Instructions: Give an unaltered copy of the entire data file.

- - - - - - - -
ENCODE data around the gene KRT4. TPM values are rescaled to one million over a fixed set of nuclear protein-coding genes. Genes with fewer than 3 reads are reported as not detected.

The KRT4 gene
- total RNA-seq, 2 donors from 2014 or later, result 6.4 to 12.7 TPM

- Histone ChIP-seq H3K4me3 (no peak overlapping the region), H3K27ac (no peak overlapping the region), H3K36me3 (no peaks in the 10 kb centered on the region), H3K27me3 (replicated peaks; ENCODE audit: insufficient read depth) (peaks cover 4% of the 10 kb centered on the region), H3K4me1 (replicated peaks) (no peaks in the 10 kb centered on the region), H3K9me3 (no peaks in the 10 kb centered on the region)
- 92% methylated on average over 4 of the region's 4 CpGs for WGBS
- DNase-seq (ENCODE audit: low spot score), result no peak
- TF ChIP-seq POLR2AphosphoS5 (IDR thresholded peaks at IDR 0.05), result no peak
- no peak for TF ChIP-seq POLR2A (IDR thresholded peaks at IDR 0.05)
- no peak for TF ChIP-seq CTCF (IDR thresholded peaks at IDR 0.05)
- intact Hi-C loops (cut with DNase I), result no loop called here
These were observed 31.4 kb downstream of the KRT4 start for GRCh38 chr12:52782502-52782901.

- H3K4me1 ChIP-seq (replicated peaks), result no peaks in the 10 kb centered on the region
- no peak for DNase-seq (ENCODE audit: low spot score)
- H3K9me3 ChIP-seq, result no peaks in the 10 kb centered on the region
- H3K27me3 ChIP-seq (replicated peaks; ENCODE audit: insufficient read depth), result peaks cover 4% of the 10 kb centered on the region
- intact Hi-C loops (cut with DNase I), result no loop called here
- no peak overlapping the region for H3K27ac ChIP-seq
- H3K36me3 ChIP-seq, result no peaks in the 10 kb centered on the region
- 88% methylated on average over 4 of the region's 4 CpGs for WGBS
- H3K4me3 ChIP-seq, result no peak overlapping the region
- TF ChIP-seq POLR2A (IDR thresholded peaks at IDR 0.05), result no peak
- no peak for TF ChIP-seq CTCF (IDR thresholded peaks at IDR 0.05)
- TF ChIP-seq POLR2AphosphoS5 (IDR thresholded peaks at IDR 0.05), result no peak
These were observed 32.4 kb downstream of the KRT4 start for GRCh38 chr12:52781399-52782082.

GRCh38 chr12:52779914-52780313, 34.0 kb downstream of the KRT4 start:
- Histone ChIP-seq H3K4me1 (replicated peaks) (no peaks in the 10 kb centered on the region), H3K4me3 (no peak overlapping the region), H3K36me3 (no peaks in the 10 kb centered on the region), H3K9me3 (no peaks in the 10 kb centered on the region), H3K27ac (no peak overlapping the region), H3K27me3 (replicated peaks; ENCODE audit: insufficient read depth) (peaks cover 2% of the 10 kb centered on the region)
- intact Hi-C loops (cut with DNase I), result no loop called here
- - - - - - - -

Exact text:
ENCODE data around the gene KRT4. TPM values are rescaled to one million over a fixed set of nuclear protein-coding genes. Genes with fewer than 3 reads are reported as not detected.

The KRT4 gene
- total RNA-seq, 2 donors from 2014 or later, result 6.4 to 12.7 TPM

- Histone ChIP-seq H3K4me3 (no peak overlapping the region), H3K27ac (no peak overlapping the region), H3K36me3 (no peaks in the 10 kb centered on the region), H3K27me3 (replicated peaks; ENCODE audit: insufficient read depth) (peaks cover 4% of the 10 kb centered on the region), H3K4me1 (replicated peaks) (no peaks in the 10 kb centered on the region), H3K9me3 (no peaks in the 10 kb centered on the region)
- 92% methylated on average over 4 of the region's 4 CpGs for WGBS
- DNase-seq (ENCODE audit: low spot score), result no peak
- TF ChIP-seq POLR2AphosphoS5 (IDR thresholded peaks at IDR 0.05), result no peak
- no peak for TF ChIP-seq POLR2A (IDR thresholded peaks at IDR 0.05)
- no peak for TF ChIP-seq CTCF (IDR thresholded peaks at IDR 0.05)
- intact Hi-C loops (cut with DNase I), result no loop called here
These were observed 31.4 kb downstream of the KRT4 start for GRCh38 chr12:52782502-52782901.

- H3K4me1 ChIP-seq (replicated peaks), result no peaks in the 10 kb centered on the region
- no peak for DNase-seq (ENCODE audit: low spot score)
- H3K9me3 ChIP-seq, result no peaks in the 10 kb centered on the region
- H3K27me3 ChIP-seq (replicated peaks; ENCODE audit: insufficient read depth), result peaks cover 4% of the 10 kb centered on the region
- intact Hi-C loops (cut with DNase I), result no loop called here
- no peak overlapping the region for H3K27ac ChIP-seq
- H3K36me3 ChIP-seq, result no peaks in the 10 kb centered on the region
- 88% methylated on average over 4 of the region's 4 CpGs for WGBS
- H3K4me3 ChIP-seq, result no peak overlapping the region
- TF ChIP-seq POLR2A (IDR thresholded peaks at IDR 0.05), result no peak
- no peak for TF ChIP-seq CTCF (IDR thresholded peaks at IDR 0.05)
- TF ChIP-seq POLR2AphosphoS5 (IDR thresholded peaks at IDR 0.05), result no peak
These were observed 32.4 kb downstream of the KRT4 start for GRCh38 chr12:52781399-52782082.

GRCh38 chr12:52779914-52780313, 34.0 kb downstream of the KRT4 start:
- Histone ChIP-seq H3K4me1 (replicated peaks) (no peaks in the 10 kb centered on the region), H3K4me3 (no peak overlapping the region), H3K36me3 (no peaks in the 10 kb centered on the region), H3K9me3 (no peaks in the 10 kb centered on the region), H3K27ac (no peak overlapping the region), H3K27me3 (replicated peaks; ENCODE audit: insufficient read depth) (peaks cover 2% of the 10 kb centered on the region)
- intact Hi-C loops (cut with DNase I), result no loop called here